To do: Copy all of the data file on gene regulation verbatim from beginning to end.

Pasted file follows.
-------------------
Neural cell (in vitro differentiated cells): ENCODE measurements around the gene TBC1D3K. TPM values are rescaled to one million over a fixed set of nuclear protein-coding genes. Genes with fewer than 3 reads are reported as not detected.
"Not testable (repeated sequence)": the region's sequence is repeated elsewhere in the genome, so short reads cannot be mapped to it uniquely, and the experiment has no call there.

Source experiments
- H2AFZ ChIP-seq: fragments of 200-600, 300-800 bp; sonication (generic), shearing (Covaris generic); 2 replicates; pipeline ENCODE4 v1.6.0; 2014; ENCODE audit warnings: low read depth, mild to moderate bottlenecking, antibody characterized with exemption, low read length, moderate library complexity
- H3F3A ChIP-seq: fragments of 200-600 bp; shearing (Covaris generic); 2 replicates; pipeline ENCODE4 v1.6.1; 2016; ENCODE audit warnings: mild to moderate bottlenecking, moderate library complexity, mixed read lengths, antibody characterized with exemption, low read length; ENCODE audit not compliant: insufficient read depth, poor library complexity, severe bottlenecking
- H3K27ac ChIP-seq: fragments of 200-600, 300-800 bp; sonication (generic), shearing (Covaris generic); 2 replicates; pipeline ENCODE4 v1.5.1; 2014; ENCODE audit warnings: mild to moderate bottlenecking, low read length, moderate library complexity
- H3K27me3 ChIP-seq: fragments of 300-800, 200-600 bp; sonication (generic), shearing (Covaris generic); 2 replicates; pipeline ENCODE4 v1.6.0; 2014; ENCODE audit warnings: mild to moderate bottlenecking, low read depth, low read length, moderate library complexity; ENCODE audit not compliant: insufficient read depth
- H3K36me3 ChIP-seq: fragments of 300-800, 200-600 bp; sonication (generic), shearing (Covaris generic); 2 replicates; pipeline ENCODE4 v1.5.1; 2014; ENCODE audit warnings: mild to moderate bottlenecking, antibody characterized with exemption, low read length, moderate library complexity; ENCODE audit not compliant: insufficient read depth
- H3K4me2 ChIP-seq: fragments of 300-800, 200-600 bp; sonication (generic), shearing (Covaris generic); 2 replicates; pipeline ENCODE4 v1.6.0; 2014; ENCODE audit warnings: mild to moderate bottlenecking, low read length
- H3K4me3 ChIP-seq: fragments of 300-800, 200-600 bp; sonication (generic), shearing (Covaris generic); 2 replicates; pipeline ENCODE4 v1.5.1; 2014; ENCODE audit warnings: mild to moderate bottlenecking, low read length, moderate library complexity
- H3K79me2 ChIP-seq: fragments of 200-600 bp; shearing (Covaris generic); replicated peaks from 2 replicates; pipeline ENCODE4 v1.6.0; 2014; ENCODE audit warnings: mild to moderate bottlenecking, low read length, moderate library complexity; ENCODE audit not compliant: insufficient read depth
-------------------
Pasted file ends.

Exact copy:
Neural cell (in vitro differentiated cells): ENCODE measurements around the gene TBC1D3K. TPM values are rescaled to one million over a fixed set of nuclear protein-coding genes. Genes with fewer than 3 reads are reported as not detected.
"Not testable (repeated sequence)": the region's sequence is repeated elsewhere in the genome, so short reads cannot be mapped to it uniquely, and the experiment has no call there.

Source experiments
- H2AFZ ChIP-seq: fragments of 200-600, 300-800 bp; sonication (generic), shearing (Covaris generic); 2 replicates; pipeline ENCODE4 v1.6.0; 2014; ENCODE audit warnings: low read depth, mild to moderate bottlenecking, antibody characterized with exemption, low read length, moderate library complexity
- H3F3A ChIP-seq: fragments of 200-600 bp; shearing (Covaris generic); 2 replicates; pipeline ENCODE4 v1.6.1; 2016; ENCODE audit warnings: mild to moderate bottlenecking, moderate library complexity, mixed read lengths, antibody characterized with exemption, low read length; ENCODE audit not compliant: insufficient read depth, poor library complexity, severe bottlenecking
- H3K27ac ChIP-seq: fragments of 200-600, 300-800 bp; sonication (generic), shearing (Covaris generic); 2 replicates; pipeline ENCODE4 v1.5.1; 2014; ENCODE audit warnings: mild to moderate bottlenecking, low read length, moderate library complexity
- H3K27me3 ChIP-seq: fragments of 300-800, 200-600 bp; sonication (generic), shearing (Covaris generic); 2 replicates; pipeline ENCODE4 v1.6.0; 2014; ENCODE audit warnings: mild to moderate bottlenecking, low read depth, low read length, moderate library complexity; ENCODE audit not compliant: insufficient read depth
- H3K36me3 ChIP-seq: fragments of 300-800, 200-600 bp; sonication (generic), shearing (Covaris generic); 2 replicates; pipeline ENCODE4 v1.5.1; 2014; ENCODE audit warnings: mild to moderate bottlenecking, antibody characterized with exemption, low read length, moderate library complexity; ENCODE audit not compliant: insufficient read depth
- H3K4me2 ChIP-seq: fragments of 300-800, 200-600 bp; sonication (generic), shearing (Covaris generic); 2 replicates; pipeline ENCODE4 v1.6.0; 2014; ENCODE audit warnings: mild to moderate bottlenecking, low read length
- H3K4me3 ChIP-seq: fragments of 300-800, 200-600 bp; sonication (generic), shearing (Covaris generic); 2 replicates; pipeline ENCODE4 v1.5.1; 2014; ENCODE audit warnings: mild to moderate bottlenecking, low read length, moderate library complexity
- H3K79me2 ChIP-seq: fragments of 200-600 bp; shearing (Covaris generic); replicated peaks from 2 replicates; pipeline ENCODE4 v1.6.0; 2014; ENCODE audit warnings: mild to moderate bottlenecking, low read length, moderate library complexity; ENCODE audit not compliant: insufficient read depth